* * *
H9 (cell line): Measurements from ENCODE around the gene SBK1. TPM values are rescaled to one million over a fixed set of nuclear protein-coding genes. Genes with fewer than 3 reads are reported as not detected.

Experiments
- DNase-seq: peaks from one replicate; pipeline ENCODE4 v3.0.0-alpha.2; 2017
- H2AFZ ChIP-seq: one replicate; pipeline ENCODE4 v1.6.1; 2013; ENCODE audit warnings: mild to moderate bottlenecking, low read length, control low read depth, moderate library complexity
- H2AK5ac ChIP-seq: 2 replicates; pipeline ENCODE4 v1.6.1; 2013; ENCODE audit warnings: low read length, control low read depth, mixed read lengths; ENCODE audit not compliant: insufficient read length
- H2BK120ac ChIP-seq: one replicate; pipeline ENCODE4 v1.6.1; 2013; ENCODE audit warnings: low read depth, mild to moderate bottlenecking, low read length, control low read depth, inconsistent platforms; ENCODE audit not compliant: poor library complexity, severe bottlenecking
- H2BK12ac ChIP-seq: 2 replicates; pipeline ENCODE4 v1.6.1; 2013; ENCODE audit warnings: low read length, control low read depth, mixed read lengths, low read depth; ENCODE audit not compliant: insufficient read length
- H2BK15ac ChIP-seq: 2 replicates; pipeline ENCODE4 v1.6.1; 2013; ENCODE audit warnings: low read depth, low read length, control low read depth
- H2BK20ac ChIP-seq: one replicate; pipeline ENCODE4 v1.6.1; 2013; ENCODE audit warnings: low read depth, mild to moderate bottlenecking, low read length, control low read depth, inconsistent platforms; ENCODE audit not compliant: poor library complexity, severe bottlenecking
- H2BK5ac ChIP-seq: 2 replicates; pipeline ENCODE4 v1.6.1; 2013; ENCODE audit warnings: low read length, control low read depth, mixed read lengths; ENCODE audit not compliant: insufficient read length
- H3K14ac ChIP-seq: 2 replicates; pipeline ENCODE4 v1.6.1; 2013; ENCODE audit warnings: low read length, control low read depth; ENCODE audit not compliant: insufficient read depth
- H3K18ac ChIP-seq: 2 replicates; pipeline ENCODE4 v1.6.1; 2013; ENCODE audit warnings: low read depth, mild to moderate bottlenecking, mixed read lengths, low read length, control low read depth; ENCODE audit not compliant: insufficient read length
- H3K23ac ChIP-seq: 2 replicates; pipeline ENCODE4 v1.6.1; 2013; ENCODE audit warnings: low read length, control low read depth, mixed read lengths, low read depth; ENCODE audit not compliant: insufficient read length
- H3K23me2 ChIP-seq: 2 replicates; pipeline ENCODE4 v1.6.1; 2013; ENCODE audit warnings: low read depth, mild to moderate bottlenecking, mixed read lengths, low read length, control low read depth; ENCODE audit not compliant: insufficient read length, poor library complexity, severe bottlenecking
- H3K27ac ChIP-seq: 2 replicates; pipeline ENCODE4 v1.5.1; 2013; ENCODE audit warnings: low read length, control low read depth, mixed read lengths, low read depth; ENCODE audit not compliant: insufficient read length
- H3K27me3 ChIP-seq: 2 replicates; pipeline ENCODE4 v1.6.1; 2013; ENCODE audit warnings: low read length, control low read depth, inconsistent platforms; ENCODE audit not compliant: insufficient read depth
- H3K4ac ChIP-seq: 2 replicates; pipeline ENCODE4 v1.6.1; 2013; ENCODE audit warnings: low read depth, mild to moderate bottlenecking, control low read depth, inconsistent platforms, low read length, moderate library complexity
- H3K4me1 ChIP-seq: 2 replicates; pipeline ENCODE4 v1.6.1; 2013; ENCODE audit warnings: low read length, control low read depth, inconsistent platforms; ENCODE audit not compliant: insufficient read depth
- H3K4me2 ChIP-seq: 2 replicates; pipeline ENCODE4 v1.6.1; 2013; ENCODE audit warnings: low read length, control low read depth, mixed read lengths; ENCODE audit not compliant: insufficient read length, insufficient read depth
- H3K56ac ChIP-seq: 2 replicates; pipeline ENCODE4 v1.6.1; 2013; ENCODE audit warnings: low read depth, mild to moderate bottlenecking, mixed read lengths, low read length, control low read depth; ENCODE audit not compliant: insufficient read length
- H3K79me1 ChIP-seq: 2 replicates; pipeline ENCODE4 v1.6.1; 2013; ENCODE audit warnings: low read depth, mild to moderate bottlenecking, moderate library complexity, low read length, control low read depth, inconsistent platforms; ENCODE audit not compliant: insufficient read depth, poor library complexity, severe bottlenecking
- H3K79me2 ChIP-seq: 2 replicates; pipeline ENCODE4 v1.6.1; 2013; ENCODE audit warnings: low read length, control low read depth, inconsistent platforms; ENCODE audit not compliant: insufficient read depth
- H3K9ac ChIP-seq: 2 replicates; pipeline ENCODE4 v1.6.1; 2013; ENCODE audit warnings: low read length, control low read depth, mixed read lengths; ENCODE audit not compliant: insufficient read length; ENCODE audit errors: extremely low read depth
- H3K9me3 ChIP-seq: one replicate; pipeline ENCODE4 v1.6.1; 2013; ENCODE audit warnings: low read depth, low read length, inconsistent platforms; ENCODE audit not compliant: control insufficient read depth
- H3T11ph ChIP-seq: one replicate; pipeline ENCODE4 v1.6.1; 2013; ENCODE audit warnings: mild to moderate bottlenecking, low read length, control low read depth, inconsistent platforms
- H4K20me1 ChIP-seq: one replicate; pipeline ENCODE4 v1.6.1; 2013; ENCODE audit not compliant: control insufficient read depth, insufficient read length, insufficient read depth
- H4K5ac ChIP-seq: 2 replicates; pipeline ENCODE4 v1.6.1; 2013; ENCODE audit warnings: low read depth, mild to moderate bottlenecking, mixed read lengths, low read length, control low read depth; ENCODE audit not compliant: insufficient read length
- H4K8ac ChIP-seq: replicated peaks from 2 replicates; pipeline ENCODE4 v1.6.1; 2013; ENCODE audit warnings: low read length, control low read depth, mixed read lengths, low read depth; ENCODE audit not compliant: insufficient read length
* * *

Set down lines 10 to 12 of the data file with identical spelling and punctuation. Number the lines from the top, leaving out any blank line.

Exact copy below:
- H2BK5ac ChIP-seq: 2 replicates; pipeline ENCODE4 v1.6.1; 2013; ENCODE audit warnings: low read length, control low read depth, mixed read lengths; ENCODE audit not compliant: insufficient read length
- H3K14ac ChIP-seq: 2 replicates; pipeline ENCODE4 v1.6.1; 2013; ENCODE audit warnings: low read length, control low read depth; ENCODE audit not compliant: insufficient read depth
- H3K18ac ChIP-seq: 2 replicates; pipeline ENCODE4 v1.6.1; 2013; ENCODE audit warnings: low read depth, mild to moderate bottlenecking, mixed read lengths, low read length, control low read depth; ENCODE audit not compliant: insufficient read length